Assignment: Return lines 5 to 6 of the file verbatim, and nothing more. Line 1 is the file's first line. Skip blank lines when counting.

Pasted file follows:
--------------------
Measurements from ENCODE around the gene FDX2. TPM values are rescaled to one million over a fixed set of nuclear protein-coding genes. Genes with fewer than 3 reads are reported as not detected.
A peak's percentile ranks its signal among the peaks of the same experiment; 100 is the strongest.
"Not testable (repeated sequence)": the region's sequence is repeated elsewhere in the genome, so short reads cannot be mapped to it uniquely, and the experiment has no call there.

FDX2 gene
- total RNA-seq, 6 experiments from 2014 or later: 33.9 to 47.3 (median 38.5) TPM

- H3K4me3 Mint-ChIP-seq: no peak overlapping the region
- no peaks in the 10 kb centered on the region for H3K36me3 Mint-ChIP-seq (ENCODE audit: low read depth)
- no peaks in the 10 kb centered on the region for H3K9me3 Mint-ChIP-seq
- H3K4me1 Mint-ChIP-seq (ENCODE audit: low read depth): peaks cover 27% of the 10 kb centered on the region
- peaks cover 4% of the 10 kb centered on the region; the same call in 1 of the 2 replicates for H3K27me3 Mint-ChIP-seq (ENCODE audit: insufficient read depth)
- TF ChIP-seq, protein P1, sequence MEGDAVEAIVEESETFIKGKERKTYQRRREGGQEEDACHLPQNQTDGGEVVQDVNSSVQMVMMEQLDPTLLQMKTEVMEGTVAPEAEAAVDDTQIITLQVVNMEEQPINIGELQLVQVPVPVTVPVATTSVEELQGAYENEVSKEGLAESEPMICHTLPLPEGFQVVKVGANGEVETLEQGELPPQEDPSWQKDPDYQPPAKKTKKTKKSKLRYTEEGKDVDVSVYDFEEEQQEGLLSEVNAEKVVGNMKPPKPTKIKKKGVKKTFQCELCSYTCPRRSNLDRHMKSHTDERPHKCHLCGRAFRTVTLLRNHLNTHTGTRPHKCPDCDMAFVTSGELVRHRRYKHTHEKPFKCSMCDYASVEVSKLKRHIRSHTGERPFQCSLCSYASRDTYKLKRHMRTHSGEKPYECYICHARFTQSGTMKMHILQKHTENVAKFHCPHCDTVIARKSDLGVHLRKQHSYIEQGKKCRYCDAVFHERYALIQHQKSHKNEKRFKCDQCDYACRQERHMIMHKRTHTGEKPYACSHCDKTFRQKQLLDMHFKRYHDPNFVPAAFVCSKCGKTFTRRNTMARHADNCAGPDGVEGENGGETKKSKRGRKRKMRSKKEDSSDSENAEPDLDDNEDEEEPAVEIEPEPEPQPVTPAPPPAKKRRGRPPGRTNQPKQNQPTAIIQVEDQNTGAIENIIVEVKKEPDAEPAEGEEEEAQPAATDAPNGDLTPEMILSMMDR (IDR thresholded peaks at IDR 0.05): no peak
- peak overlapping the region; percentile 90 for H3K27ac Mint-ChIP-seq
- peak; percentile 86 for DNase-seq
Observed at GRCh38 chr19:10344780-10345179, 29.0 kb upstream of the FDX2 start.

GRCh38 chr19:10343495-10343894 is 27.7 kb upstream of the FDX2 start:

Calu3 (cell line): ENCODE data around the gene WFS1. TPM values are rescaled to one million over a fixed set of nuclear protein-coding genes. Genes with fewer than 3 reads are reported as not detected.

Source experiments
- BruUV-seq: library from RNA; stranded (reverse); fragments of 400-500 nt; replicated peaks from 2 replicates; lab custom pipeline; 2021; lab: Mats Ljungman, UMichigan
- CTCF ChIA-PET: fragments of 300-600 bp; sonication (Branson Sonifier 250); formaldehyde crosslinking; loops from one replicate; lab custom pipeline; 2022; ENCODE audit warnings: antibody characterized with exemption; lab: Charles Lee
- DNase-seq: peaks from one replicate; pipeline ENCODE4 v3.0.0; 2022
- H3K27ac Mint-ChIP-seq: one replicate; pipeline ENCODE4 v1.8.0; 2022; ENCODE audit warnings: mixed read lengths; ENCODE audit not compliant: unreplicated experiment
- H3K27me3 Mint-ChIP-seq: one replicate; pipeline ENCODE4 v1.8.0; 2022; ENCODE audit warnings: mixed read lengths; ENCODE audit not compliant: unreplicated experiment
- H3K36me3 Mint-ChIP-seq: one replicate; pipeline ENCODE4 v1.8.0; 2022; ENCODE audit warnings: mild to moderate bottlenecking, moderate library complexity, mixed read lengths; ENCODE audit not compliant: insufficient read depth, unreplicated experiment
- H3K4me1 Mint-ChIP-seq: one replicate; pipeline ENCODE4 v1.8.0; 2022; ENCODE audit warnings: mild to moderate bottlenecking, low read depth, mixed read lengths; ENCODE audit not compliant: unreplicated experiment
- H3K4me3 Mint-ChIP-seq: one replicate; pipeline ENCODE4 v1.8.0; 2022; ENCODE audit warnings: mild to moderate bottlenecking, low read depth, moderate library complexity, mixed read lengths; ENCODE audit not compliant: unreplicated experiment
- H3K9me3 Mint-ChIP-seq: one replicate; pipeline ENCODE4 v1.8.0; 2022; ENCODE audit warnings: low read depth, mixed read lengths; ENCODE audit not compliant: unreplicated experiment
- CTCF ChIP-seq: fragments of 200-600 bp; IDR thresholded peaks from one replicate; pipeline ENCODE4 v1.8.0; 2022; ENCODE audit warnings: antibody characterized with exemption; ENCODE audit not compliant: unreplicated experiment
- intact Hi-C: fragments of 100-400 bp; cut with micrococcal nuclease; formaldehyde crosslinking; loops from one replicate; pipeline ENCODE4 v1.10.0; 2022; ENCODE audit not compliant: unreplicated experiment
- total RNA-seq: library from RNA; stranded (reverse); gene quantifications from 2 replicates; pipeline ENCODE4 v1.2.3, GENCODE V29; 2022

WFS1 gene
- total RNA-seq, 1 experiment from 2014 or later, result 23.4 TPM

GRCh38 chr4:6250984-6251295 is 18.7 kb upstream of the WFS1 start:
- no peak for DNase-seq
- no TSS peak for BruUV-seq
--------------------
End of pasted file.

- total RNA-seq, 6 experiments from 2014 or later: 33.9 to 47.3 (median 38.5) TPM

- H3K4me3 Mint-ChIP-seq: no peak overlapping the region